Date of Award
Projects: SPU Access Only
Doctor of Nursing Practice (DNP)
Bethany Rolfe Witham, DNP, FNP-BC
Background and Significance: Migrant and seasonal farmworkers experience many chronic health conditions and are vulnerable to social and structural determinants of health because of their occupations and the rural areas where they work (Corwin et al., 2021). Telemedicine services can expand access to and improve the quality of rural healthcare for this population (Jacobs & Ellis, 2021). However, there is a lack of research on telemedicine's patient satisfaction levels among the agriculture worker population. For this reason, it is imperative to seek new knowledge, a better understanding of patients' experiences, and close the practice gap found between the telemedicine experience and remote/rural onsite clinics.
Problem and Purpose Statement: A telemedicine program was implemented in February 2021 to deliver care to agriculture and food processing workers in Central Washington. The purpose of this project was to assess patient satisfaction and patient experience with telemedicine visits compared to in-person visits.
Methods: The Telemedicine Satisfaction Questionnaire (TSQ) and the Patient Satisfaction Questionnaire (PSQ-18) were distributed in eight clinics in Central Washington between February 1 and April 30, 2022. Project participants included agriculture workers, Temporary Agricultural Employment of Foreign Workers (H-2A) workers, and fruit processing plant workers aged 18 years and older seeking medical care. After the appointment with the healthcare provider, participants who had a telemedicine visit were invited to complete the TSQ and PSQ-18, while participants who had an in-person visit were invited to complete the PSQ-18.
Results/Outcomes: A total of 81 PSQ-18 and 36 TSQ surveys were collected. The results from the PSQ-18 using the Mann-Whitney U test showed an overall statistically significant difference (p-value= 0.003) between patients' satisfaction with in-person compared to telemedicine visits. Patients surveyed were significantly more satisfied with in-person visits in the areas of general satisfaction, accessibility, and convenience. Higher satisfaction with in-person visits was also noted in the categories of technical quality, interpersonal manner, communication, financial aspects, and time spent with the provider, but results were not statistically significant. Results from the TSQ revealed that patients are satisfied to very satisfied with the telemedicine services offered by the organization.
Sustainability: The results of this project are the first step toward providing better telemedicine health services to the agricultural worker population. There are four recommendations for further action by the health organization. First, the health organization should implement the questionnaires at all clinical sites. Second, the implementation phase must be carried out during the busiest agricultural seasons (summer and fall). Third, any future project must originate with the organization's leadership. Fourth, the organization should implement a qualitative and quantitative patient satisfaction survey that is specific to the organization and the population it serves.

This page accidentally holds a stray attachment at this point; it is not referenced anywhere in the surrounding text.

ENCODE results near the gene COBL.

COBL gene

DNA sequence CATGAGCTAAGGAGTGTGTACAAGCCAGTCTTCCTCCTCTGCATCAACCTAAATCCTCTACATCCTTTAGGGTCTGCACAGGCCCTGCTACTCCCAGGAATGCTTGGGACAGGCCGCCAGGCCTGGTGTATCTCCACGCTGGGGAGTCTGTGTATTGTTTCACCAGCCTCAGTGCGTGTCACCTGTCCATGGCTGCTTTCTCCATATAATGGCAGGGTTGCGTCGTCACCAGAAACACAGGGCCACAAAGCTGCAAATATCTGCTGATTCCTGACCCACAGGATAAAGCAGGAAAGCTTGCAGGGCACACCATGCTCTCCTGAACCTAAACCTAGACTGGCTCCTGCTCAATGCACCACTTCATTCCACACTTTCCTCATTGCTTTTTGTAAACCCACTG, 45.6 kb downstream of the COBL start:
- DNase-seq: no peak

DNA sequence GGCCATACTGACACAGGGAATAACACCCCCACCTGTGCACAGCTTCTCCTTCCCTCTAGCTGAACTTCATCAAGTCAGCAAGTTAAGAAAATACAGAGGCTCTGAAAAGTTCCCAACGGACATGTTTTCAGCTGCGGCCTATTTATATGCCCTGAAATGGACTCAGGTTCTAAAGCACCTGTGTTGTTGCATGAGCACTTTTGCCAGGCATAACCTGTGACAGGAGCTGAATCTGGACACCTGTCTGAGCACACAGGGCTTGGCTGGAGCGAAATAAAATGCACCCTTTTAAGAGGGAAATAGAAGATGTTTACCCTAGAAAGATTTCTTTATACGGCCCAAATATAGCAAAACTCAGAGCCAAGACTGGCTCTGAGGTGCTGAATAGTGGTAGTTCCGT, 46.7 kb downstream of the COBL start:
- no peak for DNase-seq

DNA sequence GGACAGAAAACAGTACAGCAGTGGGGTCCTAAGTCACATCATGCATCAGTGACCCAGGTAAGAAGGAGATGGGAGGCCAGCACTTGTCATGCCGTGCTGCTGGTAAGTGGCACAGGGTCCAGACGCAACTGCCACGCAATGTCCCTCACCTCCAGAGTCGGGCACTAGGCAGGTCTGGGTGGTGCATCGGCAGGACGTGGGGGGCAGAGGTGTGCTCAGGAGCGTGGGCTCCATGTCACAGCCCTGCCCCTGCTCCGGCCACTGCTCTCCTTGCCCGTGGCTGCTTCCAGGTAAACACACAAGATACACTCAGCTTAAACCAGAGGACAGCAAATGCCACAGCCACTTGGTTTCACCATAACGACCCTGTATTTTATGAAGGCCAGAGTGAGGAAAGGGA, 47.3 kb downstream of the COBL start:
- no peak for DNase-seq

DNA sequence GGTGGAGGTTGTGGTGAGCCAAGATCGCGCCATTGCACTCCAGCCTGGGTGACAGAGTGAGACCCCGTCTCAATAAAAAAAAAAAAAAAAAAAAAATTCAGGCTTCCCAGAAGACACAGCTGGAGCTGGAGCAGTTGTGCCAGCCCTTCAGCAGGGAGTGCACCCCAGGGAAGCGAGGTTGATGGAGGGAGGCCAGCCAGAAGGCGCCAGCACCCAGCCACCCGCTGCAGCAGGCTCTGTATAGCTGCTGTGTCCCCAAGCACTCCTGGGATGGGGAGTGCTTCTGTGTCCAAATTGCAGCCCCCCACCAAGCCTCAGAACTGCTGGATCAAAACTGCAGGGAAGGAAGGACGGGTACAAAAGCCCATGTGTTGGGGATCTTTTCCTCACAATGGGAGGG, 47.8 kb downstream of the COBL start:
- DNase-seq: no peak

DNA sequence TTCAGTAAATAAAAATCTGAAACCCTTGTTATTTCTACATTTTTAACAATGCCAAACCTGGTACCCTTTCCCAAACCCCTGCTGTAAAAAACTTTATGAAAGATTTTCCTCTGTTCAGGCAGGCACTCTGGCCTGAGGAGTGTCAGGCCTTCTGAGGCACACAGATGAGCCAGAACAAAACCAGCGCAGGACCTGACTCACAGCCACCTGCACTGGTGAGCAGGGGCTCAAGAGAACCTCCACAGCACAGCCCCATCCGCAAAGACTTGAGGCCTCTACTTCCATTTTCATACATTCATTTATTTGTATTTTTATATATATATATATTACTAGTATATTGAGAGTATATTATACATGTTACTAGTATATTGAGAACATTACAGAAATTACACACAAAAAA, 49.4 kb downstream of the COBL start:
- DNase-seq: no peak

Implications for Practice: This project aimed to understand agriculture and food processing workers' satisfaction levels with the telemedicine program. Results of this program evaluation can be used to improve accessibility, communication, quality of care, and overall impressions of the organization. The organization can also use this project as a template or foundation for future studies to measure the patient experience and telemedicine services on a larger scale. This project demonstrates that patient satisfaction surveys are a helpful tool to collect meaningful insight, help identify potential problems, and help springboard future quality improvement projects to overcome the practice gaps among agriculture and food processing workers. Effectively implementing satisfaction surveys and acting on their results will demonstrate the organization’s commitment to patient experience and high-quality care to improve patient outcomes.
Corwin, C., Sinnwell, E., & Culp, K. (2021). A mobile primary care clinic mitigates an early COVID-19 outbreak among migrant farmworkers in Iowa. Journal of Agromedicine, 26(3), 346-351. https://doi.org/10.1080/1059924X.2021.1913272
Jacobs, M., & Ellis, C. (2021). Telemedicine disparities during COVID-19: Provider offering and individual technology availability. Journal of the American Geriatrics Society, 69(9), 2432-2434. https://doi.org/10.1111/jgs.17280
Franco-Lara, Rodrigo, "Comparing Patients’ Satisfaction with Telemedicine Visits to In-person Visits at Central Washington Onsite Clinics: A Program Evaluation" (2023). Doctor of Nursing Practice (DNP) Scholarly Projects. 55.